Zaghari-Ratcliffe is in the high-security wing of Iran’s notorious Evin prison, which is run by the powerful Islamic Revolutionary Guard Corps (IRGC). She was previously kept in solitary confinement for 45 days, but is now believed to be in a cell with another prisoner. When her parents and daughter come to visit, guards cover their heads with sacks so they can’t see where she’s being held.
“They isolate you, blindfold you, put a bag over your head and make you face the wall,” said Ratcliffe, who spoke to former detainees. “There are two or three interrogators and the most senior you’ll never see. He’ll only ever be a voice. They question you relentlessly, and go through all your personal emails to build a case.”
An editorial in The Telegraph last month urged the UK not to upgrade its diplomatic ties to Tehran “while the citizens of this country are being used as pawns by Iran.” According toThe Evening Standard, the day before Zaghari-Ratcliffe was sentenced, the UK appointed an ambassador to Iran for the first time in five years.
Reuters reported in July that the six dual nationals arrested in recent months comprised “the highest number of Iranians with dual-nationality detained at one time in recent years to have been acknowledged.” One more dual national, a former member of the Iranian nuclear negotiating team, was arrested in August. Many analysts believe that Iran is “seeking concessions from the West in exchange for releasing” dual nationals, the Associated Press wrote that month.
Other dual nationals currently detained in Iran include Homa Hoodfar, a Canadian-Iranian scholar who was arrested earlier this year when she returned to Iran to see her family and has recently been hospitalized; American-Iranian businessman Siamak Namazi and his father, Baquer Namazi; British-Iranian businessman Kamal Foroughi; and Nizar Zakka, a Lebanese national with U.S. permanent residency.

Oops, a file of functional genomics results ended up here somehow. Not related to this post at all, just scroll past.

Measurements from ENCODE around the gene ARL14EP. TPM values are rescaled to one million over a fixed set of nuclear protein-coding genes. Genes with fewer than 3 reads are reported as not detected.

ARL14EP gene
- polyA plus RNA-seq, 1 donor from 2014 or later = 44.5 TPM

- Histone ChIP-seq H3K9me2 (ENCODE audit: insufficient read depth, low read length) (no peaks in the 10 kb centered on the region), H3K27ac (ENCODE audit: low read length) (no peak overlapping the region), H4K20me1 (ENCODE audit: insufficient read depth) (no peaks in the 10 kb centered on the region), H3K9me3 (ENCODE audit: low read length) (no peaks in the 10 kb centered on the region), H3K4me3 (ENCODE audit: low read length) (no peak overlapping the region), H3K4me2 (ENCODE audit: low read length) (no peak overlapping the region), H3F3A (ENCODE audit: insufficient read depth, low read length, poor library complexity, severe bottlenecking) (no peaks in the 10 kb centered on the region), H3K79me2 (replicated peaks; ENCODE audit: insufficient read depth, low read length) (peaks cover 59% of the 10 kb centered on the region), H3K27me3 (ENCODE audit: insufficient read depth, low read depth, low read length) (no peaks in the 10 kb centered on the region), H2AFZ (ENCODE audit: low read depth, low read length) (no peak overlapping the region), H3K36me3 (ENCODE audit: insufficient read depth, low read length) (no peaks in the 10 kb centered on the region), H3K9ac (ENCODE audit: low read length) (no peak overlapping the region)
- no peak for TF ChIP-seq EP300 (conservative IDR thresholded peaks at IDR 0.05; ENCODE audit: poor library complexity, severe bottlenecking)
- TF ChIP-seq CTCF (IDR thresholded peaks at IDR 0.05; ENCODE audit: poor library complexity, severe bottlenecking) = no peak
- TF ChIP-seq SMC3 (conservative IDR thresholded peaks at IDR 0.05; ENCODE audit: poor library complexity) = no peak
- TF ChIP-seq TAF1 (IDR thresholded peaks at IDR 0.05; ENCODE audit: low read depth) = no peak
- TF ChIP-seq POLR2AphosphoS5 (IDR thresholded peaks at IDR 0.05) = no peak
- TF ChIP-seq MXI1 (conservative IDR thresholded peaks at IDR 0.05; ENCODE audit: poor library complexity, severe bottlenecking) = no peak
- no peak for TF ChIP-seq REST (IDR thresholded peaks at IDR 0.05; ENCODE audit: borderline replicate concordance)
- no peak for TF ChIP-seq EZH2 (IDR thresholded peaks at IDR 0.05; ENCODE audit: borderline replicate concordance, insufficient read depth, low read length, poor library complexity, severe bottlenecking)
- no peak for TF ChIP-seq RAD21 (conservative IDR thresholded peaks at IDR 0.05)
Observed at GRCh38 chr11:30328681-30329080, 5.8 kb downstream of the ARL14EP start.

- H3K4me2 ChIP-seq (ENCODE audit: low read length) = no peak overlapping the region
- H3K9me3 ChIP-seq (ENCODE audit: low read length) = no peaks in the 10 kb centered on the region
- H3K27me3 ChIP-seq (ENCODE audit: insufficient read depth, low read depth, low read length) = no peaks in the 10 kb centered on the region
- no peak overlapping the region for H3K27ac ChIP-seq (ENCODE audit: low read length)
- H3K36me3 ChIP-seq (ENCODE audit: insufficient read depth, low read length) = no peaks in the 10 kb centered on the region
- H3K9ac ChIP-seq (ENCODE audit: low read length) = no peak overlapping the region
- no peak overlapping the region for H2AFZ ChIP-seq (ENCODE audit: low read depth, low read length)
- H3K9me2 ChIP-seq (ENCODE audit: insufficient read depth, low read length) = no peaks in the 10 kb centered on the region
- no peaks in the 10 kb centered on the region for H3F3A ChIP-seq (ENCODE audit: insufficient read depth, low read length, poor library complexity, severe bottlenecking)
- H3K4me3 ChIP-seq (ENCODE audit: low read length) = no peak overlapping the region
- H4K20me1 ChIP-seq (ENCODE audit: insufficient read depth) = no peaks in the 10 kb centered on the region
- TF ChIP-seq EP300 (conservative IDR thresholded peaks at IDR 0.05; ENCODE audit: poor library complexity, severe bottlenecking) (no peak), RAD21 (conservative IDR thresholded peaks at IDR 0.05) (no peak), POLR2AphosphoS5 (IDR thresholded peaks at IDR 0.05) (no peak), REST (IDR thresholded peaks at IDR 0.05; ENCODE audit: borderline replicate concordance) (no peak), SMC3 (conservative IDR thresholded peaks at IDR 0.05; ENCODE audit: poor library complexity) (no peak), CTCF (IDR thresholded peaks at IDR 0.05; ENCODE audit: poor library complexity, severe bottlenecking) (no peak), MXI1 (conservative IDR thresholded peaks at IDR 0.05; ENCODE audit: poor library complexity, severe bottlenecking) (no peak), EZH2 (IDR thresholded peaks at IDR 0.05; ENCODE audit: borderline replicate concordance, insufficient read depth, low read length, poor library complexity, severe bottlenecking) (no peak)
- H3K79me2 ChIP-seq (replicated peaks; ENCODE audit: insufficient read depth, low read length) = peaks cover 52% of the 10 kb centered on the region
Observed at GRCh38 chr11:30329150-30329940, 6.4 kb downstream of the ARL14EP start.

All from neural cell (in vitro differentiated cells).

The UK’s Foreign and Commonwealth Office upgraded its travel warning in July, emphasizing that dual nationals may be “arbitrarily detained in Iran.” The UK’s warning is similar to one issued by the U.S. State Department, which warned in August that citizens visiting Iran could be “unjustly detained.”
In Why Does Iran Keep Taking American Hostages?, published in the September 2015 issue of The Tower Magazine, Iran expert Ali Alfoneh described the regime’s detainment of foreign and dual-nationals as “a perfectly normal procedure and political practice in the Islamic Republic. That has been the case since the first day of the revolution and continues until today.” (via TheTower.org)

Too many fried and processed foods, too much sugar and fat – these dietary pitfalls are common to many people on a tight budget everywhere, including both Jews and Bedouin Muslims living in Israel’s Negev desert. Leket Israel, a national food bank and food recovery organization, had the innovative idea of offering a nutrition workshop for mothers from both populations, led in Hebrew and Arabic by a dietician from each culture. “We do workshops on a regular basis all around Israel to give needy populations tools to help them improve nutrition and make healthier food choices on a low budget,” says Leket Israel’s in-house nutritionist, Smadar Hod Ovadia. “This specific workshop is the first time we’re doing a mixed Jewish and Bedouin group. I thought it would be a good idea not only to have a mixed audience but also the two dieticians, Dana Ivankovsky and Eman Alsane, delivering tips and ideas for grocery shopping and preparing nutritious food on a limited budget to make positive changes in their families’ health.” (via Israel21c)